Fast forward to 2002, and novelist Ridley Pearson reads Peter Pan to his 5-year-old daughter Paige, who asked her father how Peter met Captain Hook. Pearson shared her question with his friend, the author and Pulitzer Prize-winning columnist Dave Barry, launching the two on their own creative journey. They developed an elaborate backstory for the characters that answered not only Paige’s question but also many others. Peter and the Starcatchers was published in 2004, inaugurating a popular five-book children’s series. Adapted for the stage by Rick Elice, the play premiered at California’s La Jolla Playhouse in 2009 before making its Broadway debut in 2012, winning five Tony Awards.

The cast of Jemicy School's production of Peter and the Starcatcher.
The cast of Jemicy School’s production of Peter and the Starcatcher. Photo by Leslie Furlong.


Jemicy is the first Maryland school to appear on the International Thespian Festival main stage in 20 years. Sean Elias, the school’s troupe director and chair of the Upper School Performing Arts Department, chose the show because it embraces both community and theatricality. “As a school for students with language-based learning differences, we seek to offer new and exciting ways for students to experience our written cultural legacy,” Elias said. “This season, we’re producing works adapted from some of the most beloved fairy tales in history. This allows our students to experience these literary classics in the way they were intended — experientially and with wild imagination. Peter and the Starcatcher offers the unique opportunity for my students to bring their brilliant imaginations, idiosyncratic personalities, and childlike abandon to the work in a celebration of their artistic creativity and accomplishments.”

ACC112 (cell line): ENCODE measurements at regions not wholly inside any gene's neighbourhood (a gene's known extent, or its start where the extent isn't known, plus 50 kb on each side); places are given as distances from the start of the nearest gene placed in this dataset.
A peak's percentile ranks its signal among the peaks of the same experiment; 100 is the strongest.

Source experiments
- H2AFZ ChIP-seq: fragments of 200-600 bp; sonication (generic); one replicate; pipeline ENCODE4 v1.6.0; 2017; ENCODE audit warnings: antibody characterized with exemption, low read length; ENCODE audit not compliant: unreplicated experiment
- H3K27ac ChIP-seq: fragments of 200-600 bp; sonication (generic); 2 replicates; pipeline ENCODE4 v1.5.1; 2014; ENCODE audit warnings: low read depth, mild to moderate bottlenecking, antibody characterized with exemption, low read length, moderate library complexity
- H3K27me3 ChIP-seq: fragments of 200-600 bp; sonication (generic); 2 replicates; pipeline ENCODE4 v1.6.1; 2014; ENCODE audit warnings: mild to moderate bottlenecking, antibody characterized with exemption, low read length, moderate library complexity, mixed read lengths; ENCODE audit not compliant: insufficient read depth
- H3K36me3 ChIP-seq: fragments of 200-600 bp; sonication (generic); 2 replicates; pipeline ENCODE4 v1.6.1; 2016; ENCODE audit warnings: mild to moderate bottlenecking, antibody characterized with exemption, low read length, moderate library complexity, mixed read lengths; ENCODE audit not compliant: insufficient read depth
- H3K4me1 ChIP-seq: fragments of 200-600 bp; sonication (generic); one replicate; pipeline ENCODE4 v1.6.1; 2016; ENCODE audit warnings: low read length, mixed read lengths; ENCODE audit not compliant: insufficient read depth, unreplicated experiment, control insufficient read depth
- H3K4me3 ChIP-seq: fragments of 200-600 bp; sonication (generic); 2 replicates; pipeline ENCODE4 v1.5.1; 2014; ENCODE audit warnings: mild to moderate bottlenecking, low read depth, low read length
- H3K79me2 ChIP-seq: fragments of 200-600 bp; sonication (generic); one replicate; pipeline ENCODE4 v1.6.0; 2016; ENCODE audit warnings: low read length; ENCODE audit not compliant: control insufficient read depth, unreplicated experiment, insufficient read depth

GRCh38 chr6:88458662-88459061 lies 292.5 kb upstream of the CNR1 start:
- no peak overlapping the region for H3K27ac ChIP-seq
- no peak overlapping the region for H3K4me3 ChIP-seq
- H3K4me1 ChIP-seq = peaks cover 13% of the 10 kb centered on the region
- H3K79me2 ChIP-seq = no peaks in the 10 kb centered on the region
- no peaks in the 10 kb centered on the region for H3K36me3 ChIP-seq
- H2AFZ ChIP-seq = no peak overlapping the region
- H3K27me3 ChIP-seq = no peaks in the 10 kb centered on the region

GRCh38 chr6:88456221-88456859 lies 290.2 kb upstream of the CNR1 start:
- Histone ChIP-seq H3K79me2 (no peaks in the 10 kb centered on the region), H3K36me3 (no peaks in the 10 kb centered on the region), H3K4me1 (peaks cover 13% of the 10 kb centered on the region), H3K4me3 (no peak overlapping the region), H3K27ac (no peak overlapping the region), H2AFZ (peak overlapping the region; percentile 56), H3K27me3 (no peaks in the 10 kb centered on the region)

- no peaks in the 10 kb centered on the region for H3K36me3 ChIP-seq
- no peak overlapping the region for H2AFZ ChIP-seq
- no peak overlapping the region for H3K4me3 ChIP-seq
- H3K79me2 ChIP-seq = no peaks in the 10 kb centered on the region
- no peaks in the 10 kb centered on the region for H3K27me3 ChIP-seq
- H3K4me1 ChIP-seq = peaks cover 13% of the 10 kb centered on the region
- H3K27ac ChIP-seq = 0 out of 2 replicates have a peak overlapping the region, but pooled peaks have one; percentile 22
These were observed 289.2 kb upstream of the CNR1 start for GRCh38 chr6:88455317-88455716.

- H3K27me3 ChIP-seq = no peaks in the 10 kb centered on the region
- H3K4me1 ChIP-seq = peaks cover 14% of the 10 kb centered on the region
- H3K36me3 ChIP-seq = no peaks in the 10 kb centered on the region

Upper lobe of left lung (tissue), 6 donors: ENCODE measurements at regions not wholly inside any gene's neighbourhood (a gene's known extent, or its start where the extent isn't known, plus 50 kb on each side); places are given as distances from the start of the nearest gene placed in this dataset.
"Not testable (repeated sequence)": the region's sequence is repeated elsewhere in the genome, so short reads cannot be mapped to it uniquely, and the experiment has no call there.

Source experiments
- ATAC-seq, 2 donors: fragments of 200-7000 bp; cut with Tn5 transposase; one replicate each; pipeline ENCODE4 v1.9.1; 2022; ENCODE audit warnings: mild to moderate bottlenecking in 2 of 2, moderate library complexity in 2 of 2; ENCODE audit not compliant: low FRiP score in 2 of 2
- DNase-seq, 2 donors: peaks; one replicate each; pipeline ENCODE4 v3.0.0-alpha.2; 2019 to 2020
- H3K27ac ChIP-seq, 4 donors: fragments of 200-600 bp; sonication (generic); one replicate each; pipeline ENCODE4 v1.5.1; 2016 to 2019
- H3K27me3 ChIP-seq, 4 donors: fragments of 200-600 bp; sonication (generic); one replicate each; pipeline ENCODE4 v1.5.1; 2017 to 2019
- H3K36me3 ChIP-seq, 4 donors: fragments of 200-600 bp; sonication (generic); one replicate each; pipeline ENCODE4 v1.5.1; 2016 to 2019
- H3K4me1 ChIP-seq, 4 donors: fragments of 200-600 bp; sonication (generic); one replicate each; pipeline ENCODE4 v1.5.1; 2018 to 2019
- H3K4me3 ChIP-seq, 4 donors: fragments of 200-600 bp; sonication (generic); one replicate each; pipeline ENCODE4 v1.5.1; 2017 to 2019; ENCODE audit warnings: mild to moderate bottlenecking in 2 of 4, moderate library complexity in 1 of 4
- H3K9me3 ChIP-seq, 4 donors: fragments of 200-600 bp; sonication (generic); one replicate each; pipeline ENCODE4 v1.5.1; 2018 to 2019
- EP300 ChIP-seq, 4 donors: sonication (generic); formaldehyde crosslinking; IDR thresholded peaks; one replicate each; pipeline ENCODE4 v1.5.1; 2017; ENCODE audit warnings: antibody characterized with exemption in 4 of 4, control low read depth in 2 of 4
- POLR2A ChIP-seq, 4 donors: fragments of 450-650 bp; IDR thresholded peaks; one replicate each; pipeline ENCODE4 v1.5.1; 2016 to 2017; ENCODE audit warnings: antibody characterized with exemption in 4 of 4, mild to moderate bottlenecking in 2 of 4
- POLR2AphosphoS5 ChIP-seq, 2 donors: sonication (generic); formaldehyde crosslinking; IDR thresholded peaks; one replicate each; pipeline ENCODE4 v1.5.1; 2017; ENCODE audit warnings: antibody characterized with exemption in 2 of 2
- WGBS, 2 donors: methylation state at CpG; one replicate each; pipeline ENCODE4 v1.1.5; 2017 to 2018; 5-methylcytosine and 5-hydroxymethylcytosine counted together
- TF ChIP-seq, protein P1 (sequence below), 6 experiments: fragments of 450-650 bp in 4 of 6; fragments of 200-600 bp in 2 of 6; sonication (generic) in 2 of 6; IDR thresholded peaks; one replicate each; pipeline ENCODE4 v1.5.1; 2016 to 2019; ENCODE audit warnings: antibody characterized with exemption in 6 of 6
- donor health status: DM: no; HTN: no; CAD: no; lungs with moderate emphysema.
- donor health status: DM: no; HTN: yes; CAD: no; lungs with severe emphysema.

With its design, Peter and the Starcatcher harkens back to a time before sets were based in realism and controlled by computer automation. Told in the style of story theatre, the show’s minimal props are created by repurposing everyday objects, and special effects are limited to what the actors can reasonably make themselves. While the novel includes flying, a fantastic shipwreck, and an enchanted island, the play’s staging asks audiences to use their imaginations to create those worlds, employing stagecraft that would have been familiar to theatregoers of Barrie’s day.